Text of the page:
In this tutorial, we are going to learn how to play the D major scale on the guitar. No music theory knowledge is required, this lesson is self-contained and will help beginner guitar players understand the structure and the notes contained in the D major scale.
Let's first define what is a major scale: it's a sequence of notes that follows this precise structure: root, 1 whole-step, 1 whole-step, 1 half-step, 1 whole-step, 1 whole-step, 1 whole-step and 1 half-step (R-W-W-H-W-W-W-H). Here below you find a diagram that clearly shows this structure:
The root of the scale (the starting note of our scale), is the note that gives the name to the scale. Then, in case of a C major scale, the root is the C; in case of a D major scale, what's the root? the D, of course. Obviously, there exists a great number of other scales, that have their own structure, but in this lesson we'll focus only on the major scale,
What are exactly whole-steps and half-steps? Well, basically they are distances between two notes. On the guitar, 1 whole-step corresponds to a distance of 2 frets, while 1 half-step corresponds to a distance of 1 fret. In some books you can find distances called tones and semitones. 1 tone is equal to 1 whole-step, while 1 semitone is equal to 1 half-step.
D major scale shown on 1 single string - notice the whole-steps/half-steps structure
On the diagrams above we have just seen a scale pattern with all the notes on one single string. Even if this pattern is right, it's also inefficient as we have to move our hand up and down the neck the get the note. On the guitar, we have different options, as the same note exists on different strings (unlike the piano keyboard, on which the notes/keys are placed one after the other).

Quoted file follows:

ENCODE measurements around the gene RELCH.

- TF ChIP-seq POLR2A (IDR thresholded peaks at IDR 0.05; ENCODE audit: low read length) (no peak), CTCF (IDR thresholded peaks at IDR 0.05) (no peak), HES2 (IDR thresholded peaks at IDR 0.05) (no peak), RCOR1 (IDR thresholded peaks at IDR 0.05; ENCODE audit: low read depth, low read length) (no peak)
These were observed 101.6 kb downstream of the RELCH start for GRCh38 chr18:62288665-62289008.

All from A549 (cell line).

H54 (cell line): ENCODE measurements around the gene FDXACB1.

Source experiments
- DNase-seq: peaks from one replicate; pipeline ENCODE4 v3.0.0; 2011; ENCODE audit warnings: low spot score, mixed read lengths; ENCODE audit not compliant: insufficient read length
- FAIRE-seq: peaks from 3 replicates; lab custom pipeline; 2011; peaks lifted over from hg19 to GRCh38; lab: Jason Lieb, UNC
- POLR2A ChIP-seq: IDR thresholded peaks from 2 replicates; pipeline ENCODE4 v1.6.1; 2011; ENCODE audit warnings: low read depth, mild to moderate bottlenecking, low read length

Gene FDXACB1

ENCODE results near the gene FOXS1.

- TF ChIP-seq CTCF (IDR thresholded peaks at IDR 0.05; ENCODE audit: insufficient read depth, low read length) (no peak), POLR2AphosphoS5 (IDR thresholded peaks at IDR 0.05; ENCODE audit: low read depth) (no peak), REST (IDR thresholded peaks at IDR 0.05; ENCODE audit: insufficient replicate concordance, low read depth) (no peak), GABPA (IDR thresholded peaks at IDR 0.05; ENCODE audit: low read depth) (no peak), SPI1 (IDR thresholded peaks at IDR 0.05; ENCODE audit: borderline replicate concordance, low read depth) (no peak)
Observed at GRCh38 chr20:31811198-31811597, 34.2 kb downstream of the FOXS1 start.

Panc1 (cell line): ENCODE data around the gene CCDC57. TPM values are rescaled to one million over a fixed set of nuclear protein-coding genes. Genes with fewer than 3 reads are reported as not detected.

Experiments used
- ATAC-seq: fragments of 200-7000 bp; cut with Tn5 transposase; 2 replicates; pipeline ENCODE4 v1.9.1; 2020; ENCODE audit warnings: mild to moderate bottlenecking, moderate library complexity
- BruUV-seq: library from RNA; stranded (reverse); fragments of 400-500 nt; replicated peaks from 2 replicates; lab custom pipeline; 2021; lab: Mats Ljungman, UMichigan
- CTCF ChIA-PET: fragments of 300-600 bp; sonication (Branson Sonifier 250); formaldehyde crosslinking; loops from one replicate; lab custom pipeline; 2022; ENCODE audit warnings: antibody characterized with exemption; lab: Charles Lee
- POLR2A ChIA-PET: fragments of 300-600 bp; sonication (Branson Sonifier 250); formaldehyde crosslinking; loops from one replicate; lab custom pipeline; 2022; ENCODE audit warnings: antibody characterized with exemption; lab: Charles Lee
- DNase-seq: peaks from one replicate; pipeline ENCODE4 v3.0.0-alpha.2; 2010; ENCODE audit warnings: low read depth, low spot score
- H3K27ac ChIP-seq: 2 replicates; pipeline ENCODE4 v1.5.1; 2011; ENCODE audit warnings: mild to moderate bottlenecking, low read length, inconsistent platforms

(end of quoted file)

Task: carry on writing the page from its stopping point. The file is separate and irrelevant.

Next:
These scale diagrams have been created with our free Guitar Scale Generator
Here below you find the common patterns used to play the D major scale. You have to play the notes inside the yellow boxes.
Guitar pattern from fret 2
Guitar scale pattern from fret 4
Guitar scale pattern from fret 6
Guitar scale pattern from fret 9
Here's some important tips for playing the scales in the most effective way:
- Follow the rule: 1 fret - 1 finger. If you look carefully at the patterns inside the yellow boxes, you'll notice that they span for 4/5 frets. This allows us to use the index finger for the first fret of the pattern, the middle finger for the second fret, the ring finger for the third fret, and the pinkie for the fourth fret. This minimizes the movements of the left hand and permits to acquire speed and accuracy.
- Play 1 fret at time. You want to play a scale (instead of a chord), so you should play 1 fret at time. Press the fret corresponding the note of the scale, and try to keep the other strings muted (you can use your right hand and the fingers of the left hand that are not pressing frets)
- Play slow and use a metronome. At the beginning, we should practice to improve accuracy and precision of the movements. Speed will come with time. It's mandatory to use a metronome; as first exercise, play the scale up and down, 1 note for beat. Little by little increase the BPM speed, but only if you are able to play comfortably at the current speed.
We have just scratched the surface of the marvelous world of guitar scales. There are many things to know if you want to master lead guitar and soloing, but this introduction lesson should have given you the basics for exploring more advanced topics, such as alternate picking, guitar scales exercises for dexterity and speed, arpeggios and so forth. Here are some useful links for your lead guitar learning path, enjoy!
- 84 Guitar Scales Pattern Pdf Ebook
- Like the scales diagrams on this page? Create yours with this tool: Online Scales Finder
- Guitar Soloing Lesson Series
- The Minor Pentatonic Scale Video Lesson
If you have any questions or comments, drop a comment below. Also, if you liked this lessons, if would be great if you share it with your friends. Thanks!
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